the test to study for it, noted on the AFP website. The AFP website listed above which is
very useful, providing up-to-date information on Treasury Management and conferences on
different aspects of Treasury Management, a library of articles to search and download, and
career information, and job postings. Treasury Functions include: Cash Management,
Debt/Investment Management
 Foreign Exchange Management                  Bank Relationship Management
 Short-term Cash Management                   Risk Management; Investor Relations

Useful Web Sites: Association for Financial Professionals:
Association of Financial Professionals (AFP) 
CFO Magazine:            (also see links on AFP website)
Treasury and Risk Management
CFO website:
Treasury Management Information:
Treasury & Risk Magazine:      
Corporate Financial Statements:
Stern Stewart & Co.:
American Productivity & Quality Center:
Industry Week Magazine:
Careers-in-Finance (Corporate Finance: Overview)

            Topic Schedule & Reading Assignments
June 8th to June 21: (Weeks 1 & 2)

Part 1: Introduction to Short-term Financial Management and Liquidity Analysis,
and Valuation Approach:
Readings: Zietlow&Maness (ZM) Chps. 1, 2, and 3
           Essentials (ETM): Chps. 1, 2, 4, and 5
(1) Short-term Financial Management Introduction: ZM Chp. 1; ETM, Chps. 1, 2
(2) Working Capital & Solvency Analysis: ZM Chp. 2, ETM, Chp. 4
(3) Valuation Approach to Short-term Finance Decisions: ZM Chp. 3; ETM, Chp. 5
Assignments: (1) Read the assigned chapters and Lecture Notes
               (2) Introduce yourself in the Virtual Café to the class and to your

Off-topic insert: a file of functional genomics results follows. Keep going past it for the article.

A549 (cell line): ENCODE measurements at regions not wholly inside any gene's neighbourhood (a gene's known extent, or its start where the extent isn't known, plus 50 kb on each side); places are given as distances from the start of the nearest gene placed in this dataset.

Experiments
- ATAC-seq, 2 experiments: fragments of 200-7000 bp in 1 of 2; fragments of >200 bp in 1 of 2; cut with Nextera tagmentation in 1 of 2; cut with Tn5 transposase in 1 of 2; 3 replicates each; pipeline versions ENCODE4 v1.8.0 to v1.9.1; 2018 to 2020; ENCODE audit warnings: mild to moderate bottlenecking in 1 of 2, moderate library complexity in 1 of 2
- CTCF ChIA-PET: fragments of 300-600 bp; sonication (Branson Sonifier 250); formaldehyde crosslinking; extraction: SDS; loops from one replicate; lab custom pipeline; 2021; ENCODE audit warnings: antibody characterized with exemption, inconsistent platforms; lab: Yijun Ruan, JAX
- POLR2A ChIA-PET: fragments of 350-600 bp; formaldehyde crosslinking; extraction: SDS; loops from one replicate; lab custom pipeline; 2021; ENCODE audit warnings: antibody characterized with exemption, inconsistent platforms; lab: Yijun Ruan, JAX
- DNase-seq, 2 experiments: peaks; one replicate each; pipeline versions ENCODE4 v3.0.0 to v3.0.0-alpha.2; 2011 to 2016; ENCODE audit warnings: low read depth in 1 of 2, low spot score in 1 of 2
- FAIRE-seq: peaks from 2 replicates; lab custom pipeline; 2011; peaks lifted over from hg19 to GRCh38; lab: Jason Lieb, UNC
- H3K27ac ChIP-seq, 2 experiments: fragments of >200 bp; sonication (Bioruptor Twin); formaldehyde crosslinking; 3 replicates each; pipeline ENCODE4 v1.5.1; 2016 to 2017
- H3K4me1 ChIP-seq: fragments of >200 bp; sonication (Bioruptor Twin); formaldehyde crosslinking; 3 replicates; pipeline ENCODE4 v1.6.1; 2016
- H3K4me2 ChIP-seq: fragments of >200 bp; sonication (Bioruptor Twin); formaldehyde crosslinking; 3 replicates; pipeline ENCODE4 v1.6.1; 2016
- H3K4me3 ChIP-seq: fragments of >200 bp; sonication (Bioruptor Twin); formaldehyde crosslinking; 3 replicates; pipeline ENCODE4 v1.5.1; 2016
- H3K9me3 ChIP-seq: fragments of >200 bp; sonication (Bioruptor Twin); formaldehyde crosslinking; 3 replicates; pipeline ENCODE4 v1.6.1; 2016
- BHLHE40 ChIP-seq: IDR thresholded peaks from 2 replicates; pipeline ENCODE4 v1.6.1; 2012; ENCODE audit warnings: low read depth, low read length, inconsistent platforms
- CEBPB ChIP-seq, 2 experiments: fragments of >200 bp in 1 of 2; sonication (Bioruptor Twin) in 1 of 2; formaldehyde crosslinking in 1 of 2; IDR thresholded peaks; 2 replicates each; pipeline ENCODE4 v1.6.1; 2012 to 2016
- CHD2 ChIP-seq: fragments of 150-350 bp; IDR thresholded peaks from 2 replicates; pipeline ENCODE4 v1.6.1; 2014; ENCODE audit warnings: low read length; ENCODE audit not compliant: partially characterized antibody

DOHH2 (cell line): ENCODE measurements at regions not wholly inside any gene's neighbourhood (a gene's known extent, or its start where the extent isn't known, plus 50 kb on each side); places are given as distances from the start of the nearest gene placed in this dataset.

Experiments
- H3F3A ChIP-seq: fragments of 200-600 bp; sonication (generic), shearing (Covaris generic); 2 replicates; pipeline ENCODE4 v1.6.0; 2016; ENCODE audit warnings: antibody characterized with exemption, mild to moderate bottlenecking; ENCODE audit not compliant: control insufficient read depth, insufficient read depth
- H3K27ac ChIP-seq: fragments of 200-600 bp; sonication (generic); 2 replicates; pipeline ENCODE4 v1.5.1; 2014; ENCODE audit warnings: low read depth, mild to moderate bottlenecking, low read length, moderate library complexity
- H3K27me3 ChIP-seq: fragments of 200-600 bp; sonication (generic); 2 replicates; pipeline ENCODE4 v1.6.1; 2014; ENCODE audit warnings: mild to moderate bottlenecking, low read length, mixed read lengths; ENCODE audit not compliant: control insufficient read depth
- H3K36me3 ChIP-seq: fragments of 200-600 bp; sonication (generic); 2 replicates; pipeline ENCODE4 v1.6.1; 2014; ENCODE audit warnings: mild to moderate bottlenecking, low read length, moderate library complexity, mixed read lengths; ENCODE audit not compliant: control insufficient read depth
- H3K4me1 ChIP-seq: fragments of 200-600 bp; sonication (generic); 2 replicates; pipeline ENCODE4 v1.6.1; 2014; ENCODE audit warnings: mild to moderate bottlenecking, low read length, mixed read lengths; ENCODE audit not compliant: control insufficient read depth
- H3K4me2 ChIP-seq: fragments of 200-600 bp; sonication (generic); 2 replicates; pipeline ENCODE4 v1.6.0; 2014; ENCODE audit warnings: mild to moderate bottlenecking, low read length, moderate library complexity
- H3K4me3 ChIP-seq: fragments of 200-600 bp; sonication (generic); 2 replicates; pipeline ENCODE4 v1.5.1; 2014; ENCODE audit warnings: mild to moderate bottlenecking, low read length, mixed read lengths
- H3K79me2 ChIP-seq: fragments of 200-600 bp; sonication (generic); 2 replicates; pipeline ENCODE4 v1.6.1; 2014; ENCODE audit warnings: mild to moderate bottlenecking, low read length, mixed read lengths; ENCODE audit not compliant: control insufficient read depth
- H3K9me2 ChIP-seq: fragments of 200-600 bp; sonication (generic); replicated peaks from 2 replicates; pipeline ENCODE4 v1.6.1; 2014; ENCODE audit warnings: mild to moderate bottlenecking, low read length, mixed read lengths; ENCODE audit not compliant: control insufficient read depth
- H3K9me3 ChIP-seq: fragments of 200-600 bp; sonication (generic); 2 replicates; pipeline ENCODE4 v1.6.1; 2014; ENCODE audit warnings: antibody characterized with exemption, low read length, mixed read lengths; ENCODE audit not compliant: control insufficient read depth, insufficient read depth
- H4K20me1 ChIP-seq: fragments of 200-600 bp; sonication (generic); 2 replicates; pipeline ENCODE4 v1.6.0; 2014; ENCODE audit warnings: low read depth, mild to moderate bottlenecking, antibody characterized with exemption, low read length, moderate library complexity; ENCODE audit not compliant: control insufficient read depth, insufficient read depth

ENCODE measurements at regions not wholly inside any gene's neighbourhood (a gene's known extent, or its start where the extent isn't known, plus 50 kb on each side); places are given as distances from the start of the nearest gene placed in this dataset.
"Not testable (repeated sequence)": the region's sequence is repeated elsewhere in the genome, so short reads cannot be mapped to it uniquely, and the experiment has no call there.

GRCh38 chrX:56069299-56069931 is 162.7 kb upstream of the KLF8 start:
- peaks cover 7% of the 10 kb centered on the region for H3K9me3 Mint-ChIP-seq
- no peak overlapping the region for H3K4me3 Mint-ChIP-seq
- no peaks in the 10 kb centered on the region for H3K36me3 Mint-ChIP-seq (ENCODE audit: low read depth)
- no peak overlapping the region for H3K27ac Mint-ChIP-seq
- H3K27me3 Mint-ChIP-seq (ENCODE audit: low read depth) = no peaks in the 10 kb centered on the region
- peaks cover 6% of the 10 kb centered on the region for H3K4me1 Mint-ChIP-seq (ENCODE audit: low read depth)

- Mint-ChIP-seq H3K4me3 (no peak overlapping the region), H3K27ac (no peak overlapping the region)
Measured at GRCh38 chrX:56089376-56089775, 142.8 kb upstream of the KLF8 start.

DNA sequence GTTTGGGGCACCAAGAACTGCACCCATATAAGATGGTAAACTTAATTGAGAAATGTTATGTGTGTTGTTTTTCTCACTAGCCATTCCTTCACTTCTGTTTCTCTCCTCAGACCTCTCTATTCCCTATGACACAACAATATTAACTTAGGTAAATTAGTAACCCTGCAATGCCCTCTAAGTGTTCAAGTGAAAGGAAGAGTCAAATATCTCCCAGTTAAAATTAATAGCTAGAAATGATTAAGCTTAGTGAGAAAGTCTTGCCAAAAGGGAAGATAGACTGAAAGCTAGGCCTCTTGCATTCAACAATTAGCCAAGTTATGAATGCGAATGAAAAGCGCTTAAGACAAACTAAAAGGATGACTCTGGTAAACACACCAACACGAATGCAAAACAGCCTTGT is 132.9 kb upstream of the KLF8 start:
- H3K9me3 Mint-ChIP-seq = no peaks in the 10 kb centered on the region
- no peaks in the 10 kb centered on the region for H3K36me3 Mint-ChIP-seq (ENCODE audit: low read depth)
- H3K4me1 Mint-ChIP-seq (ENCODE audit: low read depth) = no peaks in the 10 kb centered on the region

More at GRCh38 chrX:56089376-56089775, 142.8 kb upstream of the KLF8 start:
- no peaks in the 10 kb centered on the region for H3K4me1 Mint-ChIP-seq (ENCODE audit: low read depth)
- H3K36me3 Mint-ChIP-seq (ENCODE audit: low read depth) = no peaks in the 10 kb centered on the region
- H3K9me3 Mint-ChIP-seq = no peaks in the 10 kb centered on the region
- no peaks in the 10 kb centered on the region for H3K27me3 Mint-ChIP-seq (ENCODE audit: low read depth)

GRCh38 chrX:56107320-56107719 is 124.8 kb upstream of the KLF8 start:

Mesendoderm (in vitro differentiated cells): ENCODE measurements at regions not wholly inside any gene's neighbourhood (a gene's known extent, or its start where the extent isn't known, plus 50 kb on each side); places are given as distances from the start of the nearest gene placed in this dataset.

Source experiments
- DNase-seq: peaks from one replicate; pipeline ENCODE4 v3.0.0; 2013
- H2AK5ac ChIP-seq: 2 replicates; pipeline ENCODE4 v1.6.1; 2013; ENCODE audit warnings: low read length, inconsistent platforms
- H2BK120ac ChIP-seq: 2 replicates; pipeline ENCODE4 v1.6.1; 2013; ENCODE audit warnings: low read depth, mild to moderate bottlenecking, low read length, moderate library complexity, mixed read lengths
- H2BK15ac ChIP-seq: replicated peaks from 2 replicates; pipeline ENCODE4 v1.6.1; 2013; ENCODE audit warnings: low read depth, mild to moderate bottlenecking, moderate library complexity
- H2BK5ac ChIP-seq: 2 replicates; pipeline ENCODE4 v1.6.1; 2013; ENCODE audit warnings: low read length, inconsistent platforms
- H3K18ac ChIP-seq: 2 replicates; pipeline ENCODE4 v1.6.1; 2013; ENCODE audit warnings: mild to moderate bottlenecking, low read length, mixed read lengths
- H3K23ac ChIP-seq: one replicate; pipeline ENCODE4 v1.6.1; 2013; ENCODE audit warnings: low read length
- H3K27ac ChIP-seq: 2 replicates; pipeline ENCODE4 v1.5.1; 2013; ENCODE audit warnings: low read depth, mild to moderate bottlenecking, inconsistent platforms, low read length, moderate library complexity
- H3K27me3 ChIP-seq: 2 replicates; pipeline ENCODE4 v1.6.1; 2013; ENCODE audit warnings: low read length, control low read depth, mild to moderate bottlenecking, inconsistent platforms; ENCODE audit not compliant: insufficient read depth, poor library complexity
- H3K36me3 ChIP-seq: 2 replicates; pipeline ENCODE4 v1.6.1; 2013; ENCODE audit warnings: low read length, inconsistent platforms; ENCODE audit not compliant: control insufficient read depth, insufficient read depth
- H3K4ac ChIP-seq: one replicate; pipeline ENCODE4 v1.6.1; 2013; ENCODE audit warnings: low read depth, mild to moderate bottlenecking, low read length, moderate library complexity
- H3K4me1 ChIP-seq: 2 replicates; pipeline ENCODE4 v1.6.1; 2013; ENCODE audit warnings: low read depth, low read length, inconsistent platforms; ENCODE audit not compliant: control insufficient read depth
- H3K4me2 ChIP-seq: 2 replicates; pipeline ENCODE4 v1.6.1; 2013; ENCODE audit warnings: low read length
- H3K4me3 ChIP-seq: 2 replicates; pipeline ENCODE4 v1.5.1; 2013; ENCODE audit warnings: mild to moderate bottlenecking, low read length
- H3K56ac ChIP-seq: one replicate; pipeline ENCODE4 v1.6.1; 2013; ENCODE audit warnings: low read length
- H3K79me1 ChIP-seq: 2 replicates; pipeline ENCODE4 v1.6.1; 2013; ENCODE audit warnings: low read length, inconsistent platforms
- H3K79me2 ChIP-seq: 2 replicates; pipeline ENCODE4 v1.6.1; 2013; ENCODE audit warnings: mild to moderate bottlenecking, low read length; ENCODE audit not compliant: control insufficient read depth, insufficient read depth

individual group for your group case assignment.
               (3) Do the review questions and problems and check yourself (answers
given at the bottom of the Review Question Section.
               (4) Take the self assessment quiz (get your grade and the correct
answers in your grade-book).

*** Note for Self Assessments: You may take the self-assessment as many times as
you’d like. This is to help you understand the material and counts towards your self
assessment and virtual café portion of your grade. I would recommend taking the self
assessment again to achieve an 80% or better (your class-participation grade will be
the average of these grades, along with virtual café participation).
Part 1: Learning Objectives:
(1) Be able to convert financial statements into a direct and indirect cash flow statement.
(2) Understand the cash flow timeline of a firm and the difference between accounting
    profits and cash flow.
(3) Understand a firm’s cash cycle and how managing receivables, inventory, and payables
    affect this cycle.
(4) Be aware of recent trends of firms to hold a lower working capital to sales ratio and how
    this affects firm profitability.
(5) Understand the concepts of solvency, liquidity, and financial flexibility and balance
    sheet and flow ratios used as indicators of a firm’s liquidity and solvency risks.
(6) Understand how short-term financial management activities create value for the firm and
    a present value (valuation) approach to help make short-term finance decisions and
    considerations for its inputs..
(7) Understand the concept of Economic Value Added (EVA).
(8) Understand which cash flows are relevant to use in NPV models.

June 22 to July 5th (Weeks 3 & 4)
Part 2: Management of Working Capital
Readings: Zietlow&Maness (ZM) Chps. 4, 5, 6, 7; ETM, Chps. 6 7, 19

Topics: Inventory Management: ZM Chp. 4 and ETM, Chap. 7.
        Accounts Receivable Management: ZM Chp. 5 & ETM, Chp. 7.
        Credit Policy and Collections: ZM Chp. 6
 Managing Payables and Accruals: ZM Chp. 7 and ETM Chps. 6, 7.

 Corporate Governance, SOX, and Ethical Considerations, Chp. 19

Assignments: (1) Read the assigned chapters and lecture notes.
               (2) Do the review questions and problems and check yourself (answers
given at the bottom of the Review Question Section).
                (3) Take the self assessment quiz (get your grade and the correct
answers in your grade-book). You may take the self-assessment as many times as
you’d like. This is to help you understand the material and counts towards your self
assessment and virtual café portion of your grade. .
                (4) Turn in your group case analysis as a word or rich text file in the